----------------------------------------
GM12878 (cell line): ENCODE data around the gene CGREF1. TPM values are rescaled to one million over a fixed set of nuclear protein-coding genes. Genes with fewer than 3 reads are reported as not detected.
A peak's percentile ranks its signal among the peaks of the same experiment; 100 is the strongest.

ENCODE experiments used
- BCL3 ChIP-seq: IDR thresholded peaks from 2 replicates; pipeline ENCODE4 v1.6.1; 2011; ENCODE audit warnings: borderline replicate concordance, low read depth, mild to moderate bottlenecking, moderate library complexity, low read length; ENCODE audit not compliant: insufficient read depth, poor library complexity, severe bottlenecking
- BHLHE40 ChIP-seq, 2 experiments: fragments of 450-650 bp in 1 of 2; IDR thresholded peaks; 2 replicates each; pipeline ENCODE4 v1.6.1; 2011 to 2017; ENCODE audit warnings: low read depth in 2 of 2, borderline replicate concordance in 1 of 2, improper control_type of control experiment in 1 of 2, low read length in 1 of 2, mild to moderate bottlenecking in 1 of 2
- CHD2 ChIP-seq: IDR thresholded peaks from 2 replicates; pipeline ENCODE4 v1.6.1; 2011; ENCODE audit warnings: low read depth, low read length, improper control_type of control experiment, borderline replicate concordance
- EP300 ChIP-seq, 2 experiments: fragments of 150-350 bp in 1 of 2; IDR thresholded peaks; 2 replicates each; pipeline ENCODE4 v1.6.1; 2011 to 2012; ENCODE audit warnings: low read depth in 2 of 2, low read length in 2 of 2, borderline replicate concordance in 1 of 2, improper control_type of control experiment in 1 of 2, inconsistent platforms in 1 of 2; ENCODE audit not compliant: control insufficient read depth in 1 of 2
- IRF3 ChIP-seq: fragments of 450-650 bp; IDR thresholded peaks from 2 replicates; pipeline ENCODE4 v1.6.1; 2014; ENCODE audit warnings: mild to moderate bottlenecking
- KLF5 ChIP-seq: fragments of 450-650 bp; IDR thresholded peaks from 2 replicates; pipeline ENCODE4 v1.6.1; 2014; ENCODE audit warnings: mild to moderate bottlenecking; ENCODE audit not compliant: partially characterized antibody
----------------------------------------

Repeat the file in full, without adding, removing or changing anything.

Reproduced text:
GM12878 (cell line): ENCODE data around the gene CGREF1. TPM values are rescaled to one million over a fixed set of nuclear protein-coding genes. Genes with fewer than 3 reads are reported as not detected.
A peak's percentile ranks its signal among the peaks of the same experiment; 100 is the strongest.

ENCODE experiments used
- BCL3 ChIP-seq: IDR thresholded peaks from 2 replicates; pipeline ENCODE4 v1.6.1; 2011; ENCODE audit warnings: borderline replicate concordance, low read depth, mild to moderate bottlenecking, moderate library complexity, low read length; ENCODE audit not compliant: insufficient read depth, poor library complexity, severe bottlenecking
- BHLHE40 ChIP-seq, 2 experiments: fragments of 450-650 bp in 1 of 2; IDR thresholded peaks; 2 replicates each; pipeline ENCODE4 v1.6.1; 2011 to 2017; ENCODE audit warnings: low read depth in 2 of 2, borderline replicate concordance in 1 of 2, improper control_type of control experiment in 1 of 2, low read length in 1 of 2, mild to moderate bottlenecking in 1 of 2
- CHD2 ChIP-seq: IDR thresholded peaks from 2 replicates; pipeline ENCODE4 v1.6.1; 2011; ENCODE audit warnings: low read depth, low read length, improper control_type of control experiment, borderline replicate concordance
- EP300 ChIP-seq, 2 experiments: fragments of 150-350 bp in 1 of 2; IDR thresholded peaks; 2 replicates each; pipeline ENCODE4 v1.6.1; 2011 to 2012; ENCODE audit warnings: low read depth in 2 of 2, low read length in 2 of 2, borderline replicate concordance in 1 of 2, improper control_type of control experiment in 1 of 2, inconsistent platforms in 1 of 2; ENCODE audit not compliant: control insufficient read depth in 1 of 2
- IRF3 ChIP-seq: fragments of 450-650 bp; IDR thresholded peaks from 2 replicates; pipeline ENCODE4 v1.6.1; 2014; ENCODE audit warnings: mild to moderate bottlenecking
- KLF5 ChIP-seq: fragments of 450-650 bp; IDR thresholded peaks from 2 replicates; pipeline ENCODE4 v1.6.1; 2014; ENCODE audit warnings: mild to moderate bottlenecking; ENCODE audit not compliant: partially characterized antibody